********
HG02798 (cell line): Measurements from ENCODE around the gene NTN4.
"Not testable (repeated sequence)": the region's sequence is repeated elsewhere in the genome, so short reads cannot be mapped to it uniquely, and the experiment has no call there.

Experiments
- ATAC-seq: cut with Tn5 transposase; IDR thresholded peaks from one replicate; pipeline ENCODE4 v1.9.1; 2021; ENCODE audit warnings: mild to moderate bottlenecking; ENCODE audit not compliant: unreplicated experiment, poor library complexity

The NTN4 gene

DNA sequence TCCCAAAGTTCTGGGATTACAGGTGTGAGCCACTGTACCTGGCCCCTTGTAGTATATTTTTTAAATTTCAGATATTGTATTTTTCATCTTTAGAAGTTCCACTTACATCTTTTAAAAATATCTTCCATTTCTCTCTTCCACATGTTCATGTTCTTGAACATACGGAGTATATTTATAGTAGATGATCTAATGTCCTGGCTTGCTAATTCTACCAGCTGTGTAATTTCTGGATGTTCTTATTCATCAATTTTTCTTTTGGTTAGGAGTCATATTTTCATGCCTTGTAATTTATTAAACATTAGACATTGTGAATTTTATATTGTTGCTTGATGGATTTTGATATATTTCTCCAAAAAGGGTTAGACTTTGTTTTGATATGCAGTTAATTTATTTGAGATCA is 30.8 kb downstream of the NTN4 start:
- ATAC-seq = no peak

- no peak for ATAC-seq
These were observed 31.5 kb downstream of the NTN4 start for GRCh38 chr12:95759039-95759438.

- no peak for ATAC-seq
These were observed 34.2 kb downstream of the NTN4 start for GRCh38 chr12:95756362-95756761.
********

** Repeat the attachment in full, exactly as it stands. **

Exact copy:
HG02798 (cell line): Measurements from ENCODE around the gene NTN4.
"Not testable (repeated sequence)": the region's sequence is repeated elsewhere in the genome, so short reads cannot be mapped to it uniquely, and the experiment has no call there.

Experiments
- ATAC-seq: cut with Tn5 transposase; IDR thresholded peaks from one replicate; pipeline ENCODE4 v1.9.1; 2021; ENCODE audit warnings: mild to moderate bottlenecking; ENCODE audit not compliant: unreplicated experiment, poor library complexity

The NTN4 gene

DNA sequence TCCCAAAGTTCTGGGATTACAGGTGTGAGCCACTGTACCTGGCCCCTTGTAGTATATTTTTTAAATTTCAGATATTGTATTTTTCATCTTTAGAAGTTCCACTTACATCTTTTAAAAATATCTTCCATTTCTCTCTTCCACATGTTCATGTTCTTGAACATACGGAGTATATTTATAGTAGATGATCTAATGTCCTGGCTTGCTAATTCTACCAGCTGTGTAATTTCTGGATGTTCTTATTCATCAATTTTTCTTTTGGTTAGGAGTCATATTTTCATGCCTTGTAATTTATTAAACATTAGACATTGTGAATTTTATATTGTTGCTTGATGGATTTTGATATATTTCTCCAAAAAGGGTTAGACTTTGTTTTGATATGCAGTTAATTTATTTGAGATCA is 30.8 kb downstream of the NTN4 start:
- ATAC-seq = no peak

- no peak for ATAC-seq
These were observed 31.5 kb downstream of the NTN4 start for GRCh38 chr12:95759039-95759438.

- no peak for ATAC-seq
These were observed 34.2 kb downstream of the NTN4 start for GRCh38 chr12:95756362-95756761.